India signed the historic Paris climate agreement at United Nations headquarters in New York along with more than 170 countries, marking a significant step for beginning work on cutting down greenhouse gas emissions to combat global warming.
Environment Minister Prakash Javadekar signed the agreement in the UN General Assembly hall at a ceremony hosted by UN Secretary-General Ban Ki-moon. The ceremony was attended by heads of government, ministers, corporate leaders and artists. "This is a moment in history. Today, you are signing a new covenant with the future," Ban said, adding that, "We are in a race against time."
However, plenty of work remains to be done before the agreement becomes operational. For the agreement to come in to force, it would have to be officially ratified by at least 55 countries accounting for at least 55 per cent of the global greenhouse gas emissions. The signing on Friday, under international law, is one small and ceremonial step towards ratification. Under the Vienna Convention on the Law of Treaties, signing without formally depositing a document of ratification implies that the country has decided to act in good faith to not defeat the object and purpose of the treaty. Only a handful of small developing countries were expected to complete their ratification process on Friday. When negotiations for the Paris agreement began, it was meant to come in to operation in 2020. But the final wording of the pact leaves it open to being put in place earlier than 2020.
The UN Framework Convention on Climate Change secretariat listed out 135 different tasks of detailing the agreement that have to be completed before it can be operationalised - each of these is subject to negotiations between the 190-plus countries and requiring their consensus approval.
One key negotiator for India at the Paris talks explained, "If I was to draw a parallel to the Indian system, the law has been put in place, now rules are to be built to make it work." These rules will be put in place through negotiations over the next three-four years, away from the kind of public attention the Paris meet in 2015 garnered. But the rules, history of negotiations for Kyoto Protocol shows, require as laborious a process of negotiations with countries wary of the devil in the details and holding on for a bargain.
The agreement also entailed several actions, primarily by the developed countries, by 2020. On top of these actions was to ramp up financial support to developing countries. A decision taken in parallel with the Paris agreement asked developed countries "to scale up their level of financial support, with a concrete road map to achieve the goal of jointly providing $100 billion annually by 2020."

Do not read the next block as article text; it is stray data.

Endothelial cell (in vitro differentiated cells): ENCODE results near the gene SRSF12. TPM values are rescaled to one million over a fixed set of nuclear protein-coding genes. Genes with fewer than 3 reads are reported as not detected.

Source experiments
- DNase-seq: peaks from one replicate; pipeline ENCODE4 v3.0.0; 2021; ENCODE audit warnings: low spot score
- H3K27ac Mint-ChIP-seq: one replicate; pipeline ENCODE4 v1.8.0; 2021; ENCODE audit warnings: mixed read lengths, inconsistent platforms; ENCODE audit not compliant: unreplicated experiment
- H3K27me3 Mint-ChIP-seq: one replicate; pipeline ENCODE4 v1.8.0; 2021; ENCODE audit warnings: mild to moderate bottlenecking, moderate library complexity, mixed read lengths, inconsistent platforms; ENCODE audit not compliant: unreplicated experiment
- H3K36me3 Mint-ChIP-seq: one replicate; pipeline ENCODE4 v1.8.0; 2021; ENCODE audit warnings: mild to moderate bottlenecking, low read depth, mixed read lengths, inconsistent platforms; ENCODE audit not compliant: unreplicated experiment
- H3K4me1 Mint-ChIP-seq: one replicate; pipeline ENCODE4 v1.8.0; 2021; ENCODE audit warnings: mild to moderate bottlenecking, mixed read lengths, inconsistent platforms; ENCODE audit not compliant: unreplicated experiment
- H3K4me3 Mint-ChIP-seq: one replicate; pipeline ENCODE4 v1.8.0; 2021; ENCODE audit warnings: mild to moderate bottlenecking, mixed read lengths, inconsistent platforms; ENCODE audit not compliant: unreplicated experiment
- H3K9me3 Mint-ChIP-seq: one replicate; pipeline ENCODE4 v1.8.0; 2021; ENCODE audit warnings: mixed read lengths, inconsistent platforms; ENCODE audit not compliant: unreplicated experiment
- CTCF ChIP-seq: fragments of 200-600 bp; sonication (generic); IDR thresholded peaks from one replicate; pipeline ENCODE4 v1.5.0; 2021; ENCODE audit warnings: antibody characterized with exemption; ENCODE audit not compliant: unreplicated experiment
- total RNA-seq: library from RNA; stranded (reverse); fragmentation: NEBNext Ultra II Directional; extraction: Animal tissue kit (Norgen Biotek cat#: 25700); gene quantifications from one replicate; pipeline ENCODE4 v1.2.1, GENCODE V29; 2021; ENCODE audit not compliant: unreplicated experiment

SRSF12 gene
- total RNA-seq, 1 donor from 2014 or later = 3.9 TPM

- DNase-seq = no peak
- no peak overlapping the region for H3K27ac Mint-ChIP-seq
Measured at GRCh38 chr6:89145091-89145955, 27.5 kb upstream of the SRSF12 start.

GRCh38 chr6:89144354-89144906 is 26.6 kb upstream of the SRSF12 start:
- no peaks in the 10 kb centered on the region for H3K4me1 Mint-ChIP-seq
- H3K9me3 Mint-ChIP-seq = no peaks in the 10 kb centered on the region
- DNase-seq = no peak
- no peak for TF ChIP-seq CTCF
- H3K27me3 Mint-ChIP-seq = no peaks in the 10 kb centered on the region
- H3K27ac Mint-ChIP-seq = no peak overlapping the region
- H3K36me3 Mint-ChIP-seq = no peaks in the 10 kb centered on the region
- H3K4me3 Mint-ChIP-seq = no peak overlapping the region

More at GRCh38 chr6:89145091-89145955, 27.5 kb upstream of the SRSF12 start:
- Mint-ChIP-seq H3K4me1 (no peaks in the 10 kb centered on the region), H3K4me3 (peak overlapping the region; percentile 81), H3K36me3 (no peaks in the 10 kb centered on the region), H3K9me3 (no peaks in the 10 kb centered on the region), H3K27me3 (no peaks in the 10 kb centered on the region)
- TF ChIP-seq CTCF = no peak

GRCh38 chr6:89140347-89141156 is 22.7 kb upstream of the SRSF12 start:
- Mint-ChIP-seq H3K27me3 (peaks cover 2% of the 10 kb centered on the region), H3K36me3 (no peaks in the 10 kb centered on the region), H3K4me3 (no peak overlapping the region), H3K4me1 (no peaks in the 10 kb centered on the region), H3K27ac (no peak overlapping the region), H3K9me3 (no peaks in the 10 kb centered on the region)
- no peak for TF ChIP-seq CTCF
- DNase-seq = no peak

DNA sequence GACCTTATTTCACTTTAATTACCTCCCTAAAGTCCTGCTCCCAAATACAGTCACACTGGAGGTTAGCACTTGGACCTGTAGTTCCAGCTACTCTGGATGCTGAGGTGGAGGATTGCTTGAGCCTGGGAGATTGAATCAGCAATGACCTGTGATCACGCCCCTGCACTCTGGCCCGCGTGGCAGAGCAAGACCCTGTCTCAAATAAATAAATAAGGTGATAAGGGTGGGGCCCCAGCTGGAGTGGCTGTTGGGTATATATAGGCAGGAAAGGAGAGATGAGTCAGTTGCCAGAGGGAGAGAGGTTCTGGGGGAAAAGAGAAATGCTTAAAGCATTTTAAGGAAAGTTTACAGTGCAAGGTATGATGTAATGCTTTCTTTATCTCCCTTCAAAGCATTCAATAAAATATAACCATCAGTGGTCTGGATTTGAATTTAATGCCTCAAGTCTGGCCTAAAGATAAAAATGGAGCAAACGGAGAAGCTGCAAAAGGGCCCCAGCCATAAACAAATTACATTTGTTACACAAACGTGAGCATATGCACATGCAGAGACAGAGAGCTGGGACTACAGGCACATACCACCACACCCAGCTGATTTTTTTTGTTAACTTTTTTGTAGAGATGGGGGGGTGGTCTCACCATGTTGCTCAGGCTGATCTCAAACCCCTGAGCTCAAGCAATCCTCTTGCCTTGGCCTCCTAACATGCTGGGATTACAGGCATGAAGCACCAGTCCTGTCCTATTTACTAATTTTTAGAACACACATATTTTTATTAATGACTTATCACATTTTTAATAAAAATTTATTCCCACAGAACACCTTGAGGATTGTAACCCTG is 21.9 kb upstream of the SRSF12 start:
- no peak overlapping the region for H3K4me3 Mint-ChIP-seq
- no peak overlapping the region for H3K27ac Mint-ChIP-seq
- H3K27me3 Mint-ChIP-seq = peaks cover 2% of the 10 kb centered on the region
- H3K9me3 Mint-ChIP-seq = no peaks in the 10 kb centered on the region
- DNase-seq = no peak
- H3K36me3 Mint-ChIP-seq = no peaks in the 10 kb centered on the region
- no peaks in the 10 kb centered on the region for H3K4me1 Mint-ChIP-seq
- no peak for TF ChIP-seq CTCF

Similarly, accounting and reporting provisions are to be developed to put all countries at equal level of scrutiny. India had opposed this move initially but finally accepted parity in the accounting system under the Paris agreement.
Some think tanks such as the Third World Network, which engage with developing countries, had advised against a hurried signing of the Paris agreement in order to push the developed countries to come through on their pre-2020 commitments. But all major developing countries including India and China agreed to sign the agreement. Two senior negotiators for India and another for a large African country said there was a diplomatic push to ensure the agreement comes in to force during the Obama administration. One Indian negotiator said, "There is little benefit - apart from being seen as a 'good guy' - in singing on. On the other hand, I am also not sure of the negotiating benefit of holding on too long."
EU has still not ratified the second phase of Kyoto Protocol, years after it was cleared by all countries. The original Kyoto Protocol also took four years to be ratified after its finalisation. "Ratification is the real deal. The eyes will be off the ball in the next few years and that is when the negotiations will lead to rules that make or break the agreement," one of the Indian negotiators said.
In 2018, the countries are to also assess if the current target levels are adequate to keep global temperature rise under control. Alongside, developed countries have to biannually report how they provide the committed funds.